Child support in Virginia is based strictly on a mathematical calculation. This calculation results from several inputs from which a child support award is tabulated. Based on those inputs, the guideline tables produce what is called the “presumptive child support award.” The inputs for the court to consider are: (1) the number of children for whom support is sought, (2) the gross monthly income of each party, (3) any work-related daycare expense incurred by the parties, and (4) the health, vision, and dental insurance premium paid by one parent for the children.
The court must also determine which child support guideline to use. Typically this done by determining if the child is with the non-custodial parent more than ninety days during the year. If so, the court may use a shared custody guideline which results in a lower child support figure. If not, then the court will use a primary custody guideline resulting typically in a higher child support award.
Because this sounds so extremely straightforward logic would seem to dictate that individuals with child support issues would not need legal representation. However, this is far from the case. In actuality, there are countless ways for trained attorneys to apply the law to each factor listed above in order to obtain a positive result on behalf of their clients. For example, if a person is voluntarily unemployed or is fired for cause, their income is not necessarily zero. Also, if a person’s daycare is not “work-related” it does not reduce or increase the child support amount. Additionally, certain income such as public benefits, social security disability, child support received for another child, or overtime received if earned to pay a support arrearage, does not count as income on the child support guideline calculation. In addition to those listed above, there are countless other circumstances that can alter the child support calculation.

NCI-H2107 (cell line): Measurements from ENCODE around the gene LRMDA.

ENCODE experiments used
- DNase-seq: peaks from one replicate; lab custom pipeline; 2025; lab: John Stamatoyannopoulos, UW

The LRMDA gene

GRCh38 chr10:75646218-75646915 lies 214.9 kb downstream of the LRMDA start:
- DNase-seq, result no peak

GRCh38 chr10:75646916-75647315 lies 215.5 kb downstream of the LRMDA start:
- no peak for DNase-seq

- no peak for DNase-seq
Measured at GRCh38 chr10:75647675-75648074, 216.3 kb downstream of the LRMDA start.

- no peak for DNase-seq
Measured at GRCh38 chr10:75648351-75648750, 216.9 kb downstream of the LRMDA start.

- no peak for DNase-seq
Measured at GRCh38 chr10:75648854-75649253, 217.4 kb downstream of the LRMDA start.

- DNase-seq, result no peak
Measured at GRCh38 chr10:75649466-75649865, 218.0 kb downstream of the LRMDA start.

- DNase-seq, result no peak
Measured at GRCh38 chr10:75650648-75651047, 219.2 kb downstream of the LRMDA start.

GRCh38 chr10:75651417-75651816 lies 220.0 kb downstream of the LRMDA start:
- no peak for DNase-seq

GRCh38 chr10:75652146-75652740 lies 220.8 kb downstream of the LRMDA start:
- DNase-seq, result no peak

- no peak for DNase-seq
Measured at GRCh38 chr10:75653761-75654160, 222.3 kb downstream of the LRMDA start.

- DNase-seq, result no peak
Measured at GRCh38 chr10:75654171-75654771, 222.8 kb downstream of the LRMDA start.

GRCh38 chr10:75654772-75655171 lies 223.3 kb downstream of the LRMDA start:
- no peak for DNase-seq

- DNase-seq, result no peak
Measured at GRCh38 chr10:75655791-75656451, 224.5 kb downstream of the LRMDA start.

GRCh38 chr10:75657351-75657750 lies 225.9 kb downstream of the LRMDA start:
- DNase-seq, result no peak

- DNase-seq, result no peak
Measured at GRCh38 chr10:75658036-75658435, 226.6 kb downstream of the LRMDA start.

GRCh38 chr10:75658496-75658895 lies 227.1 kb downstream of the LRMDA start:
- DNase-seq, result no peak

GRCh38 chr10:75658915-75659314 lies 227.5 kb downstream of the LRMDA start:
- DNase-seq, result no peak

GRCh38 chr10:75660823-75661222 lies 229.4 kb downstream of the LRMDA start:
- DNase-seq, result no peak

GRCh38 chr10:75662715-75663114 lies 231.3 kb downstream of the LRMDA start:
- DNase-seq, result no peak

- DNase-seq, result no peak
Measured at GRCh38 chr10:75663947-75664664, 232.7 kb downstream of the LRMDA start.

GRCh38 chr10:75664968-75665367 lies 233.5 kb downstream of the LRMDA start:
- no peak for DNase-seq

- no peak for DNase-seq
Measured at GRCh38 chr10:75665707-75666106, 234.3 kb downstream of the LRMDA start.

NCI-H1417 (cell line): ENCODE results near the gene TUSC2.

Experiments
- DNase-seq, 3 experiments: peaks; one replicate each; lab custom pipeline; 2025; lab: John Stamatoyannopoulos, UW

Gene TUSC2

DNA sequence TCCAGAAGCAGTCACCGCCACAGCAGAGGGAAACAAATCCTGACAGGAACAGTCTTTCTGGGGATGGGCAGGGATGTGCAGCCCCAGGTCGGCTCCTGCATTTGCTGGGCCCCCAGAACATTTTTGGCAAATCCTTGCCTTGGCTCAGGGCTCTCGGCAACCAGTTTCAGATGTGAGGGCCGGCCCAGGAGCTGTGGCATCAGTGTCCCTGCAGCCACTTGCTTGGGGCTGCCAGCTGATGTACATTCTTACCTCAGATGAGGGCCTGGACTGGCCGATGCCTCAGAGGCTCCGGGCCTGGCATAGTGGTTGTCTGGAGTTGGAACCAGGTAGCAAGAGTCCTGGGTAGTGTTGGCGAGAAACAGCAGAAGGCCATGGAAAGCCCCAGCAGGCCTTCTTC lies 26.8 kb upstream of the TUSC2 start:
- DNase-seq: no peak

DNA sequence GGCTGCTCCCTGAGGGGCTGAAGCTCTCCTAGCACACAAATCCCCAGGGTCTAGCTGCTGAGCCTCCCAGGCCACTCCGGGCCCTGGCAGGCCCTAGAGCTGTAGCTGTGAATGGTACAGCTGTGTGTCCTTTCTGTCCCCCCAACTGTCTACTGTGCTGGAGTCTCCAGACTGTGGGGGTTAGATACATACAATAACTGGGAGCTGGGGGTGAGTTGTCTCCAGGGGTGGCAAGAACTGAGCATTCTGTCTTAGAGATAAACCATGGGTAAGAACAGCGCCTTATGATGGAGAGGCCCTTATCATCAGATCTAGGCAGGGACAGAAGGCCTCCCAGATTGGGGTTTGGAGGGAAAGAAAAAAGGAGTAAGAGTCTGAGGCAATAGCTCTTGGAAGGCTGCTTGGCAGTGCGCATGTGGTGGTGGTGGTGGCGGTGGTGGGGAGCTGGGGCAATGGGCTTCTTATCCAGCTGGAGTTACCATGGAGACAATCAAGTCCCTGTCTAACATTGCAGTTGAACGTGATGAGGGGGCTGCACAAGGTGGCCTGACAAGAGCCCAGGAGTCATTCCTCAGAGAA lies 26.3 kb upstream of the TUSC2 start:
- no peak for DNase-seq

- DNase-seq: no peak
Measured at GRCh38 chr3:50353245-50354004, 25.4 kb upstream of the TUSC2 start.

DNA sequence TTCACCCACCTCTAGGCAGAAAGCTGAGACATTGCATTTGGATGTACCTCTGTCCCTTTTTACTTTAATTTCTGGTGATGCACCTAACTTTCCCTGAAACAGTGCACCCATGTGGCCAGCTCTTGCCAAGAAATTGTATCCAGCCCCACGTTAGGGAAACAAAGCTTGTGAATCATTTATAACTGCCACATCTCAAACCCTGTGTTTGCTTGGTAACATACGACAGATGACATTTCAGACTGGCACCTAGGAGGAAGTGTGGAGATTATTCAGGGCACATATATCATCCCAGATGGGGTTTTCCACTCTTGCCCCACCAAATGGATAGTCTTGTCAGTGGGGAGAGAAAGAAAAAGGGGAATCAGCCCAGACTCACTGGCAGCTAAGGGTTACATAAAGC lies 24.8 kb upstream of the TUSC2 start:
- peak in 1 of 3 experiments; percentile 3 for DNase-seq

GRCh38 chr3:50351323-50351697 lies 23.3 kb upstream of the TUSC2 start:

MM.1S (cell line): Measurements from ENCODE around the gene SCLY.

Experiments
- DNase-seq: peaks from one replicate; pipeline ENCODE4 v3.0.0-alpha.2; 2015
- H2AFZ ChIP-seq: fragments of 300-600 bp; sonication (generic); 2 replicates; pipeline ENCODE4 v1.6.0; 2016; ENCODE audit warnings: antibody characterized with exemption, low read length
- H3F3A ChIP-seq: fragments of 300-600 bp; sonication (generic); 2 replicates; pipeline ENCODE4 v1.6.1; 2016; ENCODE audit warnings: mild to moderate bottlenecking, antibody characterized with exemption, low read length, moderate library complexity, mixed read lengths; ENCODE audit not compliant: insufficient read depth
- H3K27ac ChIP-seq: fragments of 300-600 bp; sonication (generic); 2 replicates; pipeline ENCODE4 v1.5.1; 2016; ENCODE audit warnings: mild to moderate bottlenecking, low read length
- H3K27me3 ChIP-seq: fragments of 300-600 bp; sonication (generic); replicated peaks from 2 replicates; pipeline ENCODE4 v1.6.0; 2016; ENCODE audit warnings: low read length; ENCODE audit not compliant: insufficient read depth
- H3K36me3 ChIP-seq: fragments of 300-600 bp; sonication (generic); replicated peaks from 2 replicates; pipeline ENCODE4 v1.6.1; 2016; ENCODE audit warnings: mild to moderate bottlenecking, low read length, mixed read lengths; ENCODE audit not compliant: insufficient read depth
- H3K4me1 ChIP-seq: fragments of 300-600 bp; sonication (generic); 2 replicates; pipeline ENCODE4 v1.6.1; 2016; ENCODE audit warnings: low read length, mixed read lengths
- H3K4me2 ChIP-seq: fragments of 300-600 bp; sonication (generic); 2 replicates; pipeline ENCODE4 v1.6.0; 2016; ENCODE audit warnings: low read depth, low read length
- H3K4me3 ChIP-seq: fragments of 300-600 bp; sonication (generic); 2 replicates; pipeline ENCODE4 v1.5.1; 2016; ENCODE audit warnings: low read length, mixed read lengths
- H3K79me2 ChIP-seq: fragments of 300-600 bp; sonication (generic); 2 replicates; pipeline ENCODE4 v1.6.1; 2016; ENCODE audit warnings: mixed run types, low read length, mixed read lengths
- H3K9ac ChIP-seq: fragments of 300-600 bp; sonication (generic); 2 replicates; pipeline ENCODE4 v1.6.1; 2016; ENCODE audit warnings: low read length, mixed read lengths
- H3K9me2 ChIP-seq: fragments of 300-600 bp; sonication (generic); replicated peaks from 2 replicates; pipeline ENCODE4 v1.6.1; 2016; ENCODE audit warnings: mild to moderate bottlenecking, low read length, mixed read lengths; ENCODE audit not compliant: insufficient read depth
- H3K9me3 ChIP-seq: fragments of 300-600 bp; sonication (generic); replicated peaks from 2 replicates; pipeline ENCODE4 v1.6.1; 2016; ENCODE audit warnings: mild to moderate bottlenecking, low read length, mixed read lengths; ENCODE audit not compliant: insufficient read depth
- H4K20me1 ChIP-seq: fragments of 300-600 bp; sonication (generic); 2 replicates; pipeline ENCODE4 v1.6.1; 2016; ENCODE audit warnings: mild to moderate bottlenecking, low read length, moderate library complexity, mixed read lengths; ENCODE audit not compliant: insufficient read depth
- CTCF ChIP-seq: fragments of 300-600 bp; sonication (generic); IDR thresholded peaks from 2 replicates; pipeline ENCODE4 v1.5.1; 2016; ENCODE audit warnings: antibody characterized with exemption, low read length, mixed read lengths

The difference between failure and achieving the best possible outcome in your child support case depends on the skill level of the attorney that represents you. The attorneys at Bush & Taylor have handled countless child support cases. We know the law and the nuances that are needed to make sure that your child support case is handled correctly. Contact us today to discuss your case.
See what the Virginia Code says about child support: